Considering the work that goes into building your California estate, you understandably want it protected. A great way to achieve this critical goal is with estate planning. For many, setting up a trust is a vital part of the estate planning process. However, establishing a trust can feel confusing.
The purpose of a trust is to provide asset protection. Therefore, you’ll need assets to place in your trust. What people place in trusts varies but typically includes cash, stocks, business interests, homes and other types of investments. Some individuals place all assets into one trust or split it among various types of trusts.
The next step for proper estate planning through trusts is choosing beneficiaries. Some prefer to designate family members, including spouses, children, siblings or parents as a trust’s beneficiaries. People aren’t the only parties qualifying as beneficiaries. Certain individuals leave the assets in a trust to a company or charitable organization.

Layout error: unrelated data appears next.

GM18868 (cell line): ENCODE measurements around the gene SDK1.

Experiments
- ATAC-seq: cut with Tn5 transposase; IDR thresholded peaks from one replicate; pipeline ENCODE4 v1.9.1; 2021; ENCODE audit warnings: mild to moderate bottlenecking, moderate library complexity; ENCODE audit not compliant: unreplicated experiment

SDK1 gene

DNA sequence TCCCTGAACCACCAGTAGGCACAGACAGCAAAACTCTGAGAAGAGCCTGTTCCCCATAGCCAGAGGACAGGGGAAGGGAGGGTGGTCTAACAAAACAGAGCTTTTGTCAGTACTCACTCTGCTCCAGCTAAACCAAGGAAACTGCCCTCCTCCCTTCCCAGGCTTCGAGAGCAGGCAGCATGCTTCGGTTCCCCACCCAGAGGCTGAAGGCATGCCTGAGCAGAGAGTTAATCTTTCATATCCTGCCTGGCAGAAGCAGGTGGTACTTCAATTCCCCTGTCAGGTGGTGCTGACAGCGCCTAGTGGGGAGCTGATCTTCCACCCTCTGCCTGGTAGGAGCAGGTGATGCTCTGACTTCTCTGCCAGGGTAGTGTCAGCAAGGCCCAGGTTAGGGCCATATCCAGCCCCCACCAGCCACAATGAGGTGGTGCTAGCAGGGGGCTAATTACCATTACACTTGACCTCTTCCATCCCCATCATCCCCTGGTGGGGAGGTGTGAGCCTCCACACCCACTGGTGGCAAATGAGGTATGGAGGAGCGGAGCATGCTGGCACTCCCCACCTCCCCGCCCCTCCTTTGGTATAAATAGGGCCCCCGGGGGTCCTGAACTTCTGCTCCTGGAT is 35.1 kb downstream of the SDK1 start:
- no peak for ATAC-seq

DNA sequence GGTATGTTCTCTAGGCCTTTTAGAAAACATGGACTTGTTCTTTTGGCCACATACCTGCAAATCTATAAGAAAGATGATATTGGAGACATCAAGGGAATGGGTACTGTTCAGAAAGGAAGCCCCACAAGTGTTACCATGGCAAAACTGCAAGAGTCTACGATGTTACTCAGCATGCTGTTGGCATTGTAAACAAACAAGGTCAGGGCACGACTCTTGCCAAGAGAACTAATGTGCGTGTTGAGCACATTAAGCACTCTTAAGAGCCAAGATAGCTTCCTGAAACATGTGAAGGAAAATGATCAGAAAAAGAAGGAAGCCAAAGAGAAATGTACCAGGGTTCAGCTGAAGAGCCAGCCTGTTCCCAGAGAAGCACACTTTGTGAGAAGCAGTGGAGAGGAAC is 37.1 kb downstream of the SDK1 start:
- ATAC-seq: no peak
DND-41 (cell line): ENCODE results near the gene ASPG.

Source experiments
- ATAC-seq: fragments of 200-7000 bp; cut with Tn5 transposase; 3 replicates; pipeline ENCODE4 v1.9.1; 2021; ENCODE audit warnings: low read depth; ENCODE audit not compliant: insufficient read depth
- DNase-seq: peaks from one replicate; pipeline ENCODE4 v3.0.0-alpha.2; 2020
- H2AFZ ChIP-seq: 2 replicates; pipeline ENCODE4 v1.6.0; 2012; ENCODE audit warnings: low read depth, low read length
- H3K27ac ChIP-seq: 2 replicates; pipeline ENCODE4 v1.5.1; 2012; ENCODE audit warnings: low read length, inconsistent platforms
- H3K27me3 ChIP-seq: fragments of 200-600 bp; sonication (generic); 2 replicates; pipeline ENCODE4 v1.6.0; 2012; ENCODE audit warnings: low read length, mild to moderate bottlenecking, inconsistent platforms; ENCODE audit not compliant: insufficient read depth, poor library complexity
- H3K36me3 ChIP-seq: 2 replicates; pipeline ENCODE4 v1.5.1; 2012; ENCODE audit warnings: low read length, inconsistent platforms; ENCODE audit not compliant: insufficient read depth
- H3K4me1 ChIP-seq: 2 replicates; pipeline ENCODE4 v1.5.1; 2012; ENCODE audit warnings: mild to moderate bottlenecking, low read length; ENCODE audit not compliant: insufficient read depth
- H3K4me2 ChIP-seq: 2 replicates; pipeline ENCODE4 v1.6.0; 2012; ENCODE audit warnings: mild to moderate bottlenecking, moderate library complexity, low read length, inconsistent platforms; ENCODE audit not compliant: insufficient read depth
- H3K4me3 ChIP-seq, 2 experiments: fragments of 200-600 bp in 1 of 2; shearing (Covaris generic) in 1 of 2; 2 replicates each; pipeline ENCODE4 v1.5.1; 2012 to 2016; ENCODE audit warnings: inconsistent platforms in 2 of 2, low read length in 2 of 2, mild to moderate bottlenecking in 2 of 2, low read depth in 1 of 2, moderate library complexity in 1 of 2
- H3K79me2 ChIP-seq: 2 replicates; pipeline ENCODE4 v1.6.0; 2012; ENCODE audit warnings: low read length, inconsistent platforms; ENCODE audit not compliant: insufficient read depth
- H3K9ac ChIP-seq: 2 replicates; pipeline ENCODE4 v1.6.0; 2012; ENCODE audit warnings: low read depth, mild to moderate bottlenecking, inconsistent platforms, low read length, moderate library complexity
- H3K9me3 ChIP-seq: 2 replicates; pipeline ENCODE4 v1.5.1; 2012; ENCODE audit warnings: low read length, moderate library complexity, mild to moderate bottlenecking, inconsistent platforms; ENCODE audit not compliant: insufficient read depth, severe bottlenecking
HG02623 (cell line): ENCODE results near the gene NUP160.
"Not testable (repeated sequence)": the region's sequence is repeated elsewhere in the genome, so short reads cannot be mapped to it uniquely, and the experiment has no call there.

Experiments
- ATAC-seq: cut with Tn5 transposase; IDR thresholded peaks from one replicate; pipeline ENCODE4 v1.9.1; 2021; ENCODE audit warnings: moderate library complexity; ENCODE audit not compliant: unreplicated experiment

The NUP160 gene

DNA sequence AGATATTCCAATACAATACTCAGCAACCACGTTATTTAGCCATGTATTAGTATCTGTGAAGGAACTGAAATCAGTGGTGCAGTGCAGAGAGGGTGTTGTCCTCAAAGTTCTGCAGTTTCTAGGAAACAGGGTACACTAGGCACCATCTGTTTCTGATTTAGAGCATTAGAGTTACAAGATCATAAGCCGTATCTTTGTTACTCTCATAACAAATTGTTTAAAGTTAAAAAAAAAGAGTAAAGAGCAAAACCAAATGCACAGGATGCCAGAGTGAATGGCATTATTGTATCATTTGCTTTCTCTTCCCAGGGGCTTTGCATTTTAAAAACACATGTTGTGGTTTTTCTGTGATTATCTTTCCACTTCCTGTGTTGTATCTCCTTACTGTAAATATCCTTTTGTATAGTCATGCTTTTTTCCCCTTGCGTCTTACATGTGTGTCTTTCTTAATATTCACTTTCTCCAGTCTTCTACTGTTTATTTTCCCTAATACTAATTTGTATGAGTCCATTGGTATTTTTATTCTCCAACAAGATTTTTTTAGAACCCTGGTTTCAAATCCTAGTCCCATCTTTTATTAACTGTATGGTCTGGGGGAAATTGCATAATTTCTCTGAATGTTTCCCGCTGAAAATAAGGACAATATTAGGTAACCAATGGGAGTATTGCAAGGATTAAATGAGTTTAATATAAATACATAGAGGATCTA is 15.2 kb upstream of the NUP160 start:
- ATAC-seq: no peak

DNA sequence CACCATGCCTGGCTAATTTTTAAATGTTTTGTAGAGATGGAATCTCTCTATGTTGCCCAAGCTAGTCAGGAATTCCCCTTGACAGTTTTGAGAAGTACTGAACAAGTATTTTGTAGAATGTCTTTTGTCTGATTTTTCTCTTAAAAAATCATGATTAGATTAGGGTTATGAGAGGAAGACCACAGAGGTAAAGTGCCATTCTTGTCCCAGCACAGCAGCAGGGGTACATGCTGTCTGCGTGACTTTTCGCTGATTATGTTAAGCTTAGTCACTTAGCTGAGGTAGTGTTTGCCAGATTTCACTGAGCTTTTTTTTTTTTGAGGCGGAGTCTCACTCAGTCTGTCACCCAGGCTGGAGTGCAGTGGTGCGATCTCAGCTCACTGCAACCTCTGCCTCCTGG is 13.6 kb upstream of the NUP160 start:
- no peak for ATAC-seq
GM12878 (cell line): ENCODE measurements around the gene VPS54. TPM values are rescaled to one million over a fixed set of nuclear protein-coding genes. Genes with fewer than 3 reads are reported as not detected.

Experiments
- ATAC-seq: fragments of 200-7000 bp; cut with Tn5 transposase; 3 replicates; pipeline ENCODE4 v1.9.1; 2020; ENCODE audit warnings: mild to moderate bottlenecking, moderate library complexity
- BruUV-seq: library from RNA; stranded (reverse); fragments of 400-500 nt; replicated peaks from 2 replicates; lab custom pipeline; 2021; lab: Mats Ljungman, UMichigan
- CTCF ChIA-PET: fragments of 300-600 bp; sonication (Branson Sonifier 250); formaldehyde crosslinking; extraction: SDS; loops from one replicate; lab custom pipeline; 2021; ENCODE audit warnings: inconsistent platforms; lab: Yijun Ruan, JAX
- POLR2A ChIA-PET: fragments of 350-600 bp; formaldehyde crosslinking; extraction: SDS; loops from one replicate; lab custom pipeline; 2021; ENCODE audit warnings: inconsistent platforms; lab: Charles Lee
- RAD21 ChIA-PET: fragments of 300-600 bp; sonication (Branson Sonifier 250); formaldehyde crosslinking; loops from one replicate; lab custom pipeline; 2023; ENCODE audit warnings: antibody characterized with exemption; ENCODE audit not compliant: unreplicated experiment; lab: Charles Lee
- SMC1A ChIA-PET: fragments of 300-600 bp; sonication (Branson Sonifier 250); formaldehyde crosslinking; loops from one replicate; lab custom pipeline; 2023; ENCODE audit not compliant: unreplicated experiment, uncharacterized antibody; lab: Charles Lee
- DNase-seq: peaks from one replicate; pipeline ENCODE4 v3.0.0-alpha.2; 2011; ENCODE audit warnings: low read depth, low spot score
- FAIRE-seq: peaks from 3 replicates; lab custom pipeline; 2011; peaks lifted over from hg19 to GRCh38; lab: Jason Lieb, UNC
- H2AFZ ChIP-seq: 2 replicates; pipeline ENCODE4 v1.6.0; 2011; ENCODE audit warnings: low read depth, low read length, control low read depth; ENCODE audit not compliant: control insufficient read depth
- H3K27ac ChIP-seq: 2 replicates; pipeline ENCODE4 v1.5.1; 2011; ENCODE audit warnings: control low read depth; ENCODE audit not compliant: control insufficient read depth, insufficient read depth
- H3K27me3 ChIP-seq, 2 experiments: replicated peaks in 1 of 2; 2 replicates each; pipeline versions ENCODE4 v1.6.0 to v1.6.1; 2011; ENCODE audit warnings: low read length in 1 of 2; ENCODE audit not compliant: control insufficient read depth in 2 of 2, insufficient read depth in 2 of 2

Selecting a trustee
You’ll also need a trustee to manage your trust after you pass away or become incapacitated. Typically, people name a reliable person they know as a trust’s trustee. If that’s not an option, you can hire a professional trustee or have your financial institution manage your trust.
There’s no rule stating that a trustee has to be one person or a close relative. If you have no family or strained familial relationships, a professional trustee can manage your trust. One advantage to this option is that a professional has no emotional ties to family members or beneficiaries and can’t be pressured into making decisions contrary to your intentions.
Setting up a trust takes time and the ability to make sometimes difficult decisions. However, a trust is a reliable way to ensure that your loved ones are provided for after you die.